Applying knowledge graphs – visual displays of relationships between entities – to the cyber domain helps intelligence analysts better understand and visualize data.
“These graphs represent objects like cyber attacks, viruses, malware, descriptive information about adversaries, or networks, which can help analysts uncover relationships between objects,” says Al Jarmon, an LAS analyst who collaborated with the students at WSSU. “Our students made restriction-free knowledge graphs that will enable national security tool builders to build better algorithms. ”
The students used the computer programming language Python to generate high-quality synthetic knowledge graphs of cyber campaigns based on various input parameters that are exportable to STIX 2.1 (Structured Threat Information eXpression), a language and serialization format used by LAS analysts to exchange cyber threat intelligence.
“This partnership exposed students to real-world national security mission problem sets, which allowed them to develop interests in continuing collaboration and/or employment opportunities with NSA,” Jarmon says.
NC State Computer Science Students Enhance Data Prioritization and Visualization Prototypes
As a capstone research experience, the Senior Design Center of the Computer Science Department at NC State assigns real-world problems to groups of graduating seniors during their final semester. This spring, two teams of computer science students tackled LAS-related projects.
The first group of five students built on the work completed last summer by researchers on a tailored daily report (TLDR) software prototype for intelligence analysts.
“Since we wanted our next group of summer researchers to focus on the AI, summarization, recommendation, and human-computer interaction aspects of the TLDR, we posed the task of boosting user-experience functionality to these talented seniors,” says Sean Lynch, a researcher at LAS.
The students created a feature that allows users to select which recommendation engine they would like to use; bolstered the prototype’s ability to handle multiple users at once; and developed a way to offer users a word cloud of recommended news articles. In addition to the text summaries of the documents presented, this gives users a quick triage capability to determine which documents they may want to review in detail.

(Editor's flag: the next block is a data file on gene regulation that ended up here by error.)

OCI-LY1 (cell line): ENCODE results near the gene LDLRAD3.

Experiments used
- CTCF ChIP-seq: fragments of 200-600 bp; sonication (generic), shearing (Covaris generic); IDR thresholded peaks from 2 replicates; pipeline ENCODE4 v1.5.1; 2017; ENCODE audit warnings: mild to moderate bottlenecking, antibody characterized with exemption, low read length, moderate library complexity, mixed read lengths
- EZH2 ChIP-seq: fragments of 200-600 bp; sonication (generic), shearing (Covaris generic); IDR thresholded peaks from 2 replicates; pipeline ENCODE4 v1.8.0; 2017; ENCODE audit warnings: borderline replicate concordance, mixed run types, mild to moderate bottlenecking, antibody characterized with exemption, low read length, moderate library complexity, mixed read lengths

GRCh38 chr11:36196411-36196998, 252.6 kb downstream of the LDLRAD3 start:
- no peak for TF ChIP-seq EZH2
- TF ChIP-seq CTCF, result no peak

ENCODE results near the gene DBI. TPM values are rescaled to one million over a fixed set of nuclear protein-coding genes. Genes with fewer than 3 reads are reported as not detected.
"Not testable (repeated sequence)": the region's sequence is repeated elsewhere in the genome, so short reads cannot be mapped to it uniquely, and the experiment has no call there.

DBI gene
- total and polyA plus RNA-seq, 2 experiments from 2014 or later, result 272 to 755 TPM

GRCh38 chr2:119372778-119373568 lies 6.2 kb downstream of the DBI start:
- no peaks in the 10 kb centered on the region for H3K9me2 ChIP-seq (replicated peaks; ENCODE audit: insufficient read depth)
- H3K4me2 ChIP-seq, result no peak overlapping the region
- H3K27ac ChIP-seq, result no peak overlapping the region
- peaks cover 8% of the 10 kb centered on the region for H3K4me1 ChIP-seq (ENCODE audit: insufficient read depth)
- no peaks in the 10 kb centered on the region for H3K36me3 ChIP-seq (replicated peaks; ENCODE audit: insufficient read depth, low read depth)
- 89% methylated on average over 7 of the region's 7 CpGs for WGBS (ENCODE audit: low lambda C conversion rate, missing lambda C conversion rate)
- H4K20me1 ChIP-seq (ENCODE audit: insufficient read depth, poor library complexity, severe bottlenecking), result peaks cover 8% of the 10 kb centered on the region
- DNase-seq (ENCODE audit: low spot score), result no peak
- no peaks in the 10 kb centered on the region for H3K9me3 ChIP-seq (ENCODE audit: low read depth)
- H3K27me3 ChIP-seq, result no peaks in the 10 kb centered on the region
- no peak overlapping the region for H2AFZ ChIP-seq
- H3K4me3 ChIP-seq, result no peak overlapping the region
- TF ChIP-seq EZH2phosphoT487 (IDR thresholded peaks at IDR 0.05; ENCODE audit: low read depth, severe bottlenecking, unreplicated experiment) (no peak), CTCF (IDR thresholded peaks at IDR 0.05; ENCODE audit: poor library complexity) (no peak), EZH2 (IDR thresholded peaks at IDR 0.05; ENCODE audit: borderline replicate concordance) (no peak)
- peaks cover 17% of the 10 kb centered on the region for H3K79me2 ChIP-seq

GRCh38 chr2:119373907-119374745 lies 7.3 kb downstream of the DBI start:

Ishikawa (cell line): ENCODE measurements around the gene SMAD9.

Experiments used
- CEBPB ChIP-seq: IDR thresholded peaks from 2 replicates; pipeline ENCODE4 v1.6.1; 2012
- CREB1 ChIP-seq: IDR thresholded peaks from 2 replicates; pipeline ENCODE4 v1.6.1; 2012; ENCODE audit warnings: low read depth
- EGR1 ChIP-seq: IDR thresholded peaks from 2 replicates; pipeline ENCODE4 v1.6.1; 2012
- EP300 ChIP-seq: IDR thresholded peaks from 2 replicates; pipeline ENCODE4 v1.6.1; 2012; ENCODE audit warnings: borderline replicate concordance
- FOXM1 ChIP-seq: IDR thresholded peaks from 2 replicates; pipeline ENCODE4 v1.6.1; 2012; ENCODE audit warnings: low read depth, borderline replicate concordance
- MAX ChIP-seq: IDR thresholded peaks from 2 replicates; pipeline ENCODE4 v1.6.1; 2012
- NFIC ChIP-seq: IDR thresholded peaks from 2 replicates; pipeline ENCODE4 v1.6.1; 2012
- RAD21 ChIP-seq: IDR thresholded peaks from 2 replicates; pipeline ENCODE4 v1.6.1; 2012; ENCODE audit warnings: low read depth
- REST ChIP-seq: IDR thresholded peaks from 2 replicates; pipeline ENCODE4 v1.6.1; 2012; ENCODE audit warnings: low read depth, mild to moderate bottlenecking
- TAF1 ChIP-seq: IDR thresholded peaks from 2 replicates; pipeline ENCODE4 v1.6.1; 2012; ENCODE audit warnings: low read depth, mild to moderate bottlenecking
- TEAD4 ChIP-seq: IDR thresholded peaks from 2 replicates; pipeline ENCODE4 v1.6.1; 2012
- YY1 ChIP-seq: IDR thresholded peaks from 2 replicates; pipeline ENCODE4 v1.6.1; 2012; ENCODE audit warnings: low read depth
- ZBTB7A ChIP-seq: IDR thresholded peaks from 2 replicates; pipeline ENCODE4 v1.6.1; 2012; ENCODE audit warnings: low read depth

The second team of five students built a data prioritization management application from scratch.
“Cyber security analytics looking to detect fraudulent or nefarious activities may have to process very large amounts of data, and quickly,” Lynch says.
With growing data volumes and access to faster communication infrastructure, building machine learning models that scale to modern data throughput levels is a difficult challenge.
“The student team developed a new full-stack web application using [programming language] Django as a back-end framework with all the essential functionality we requested, like a React front end, and a database storing rules, buckets and user information,” says Lynch.
Both student teams also drafted a user’s guide, a developer’s guide, and an installation guide. This information will be essential for the next group of researchers who will build upon the students’ work and continue addressing these complex problems.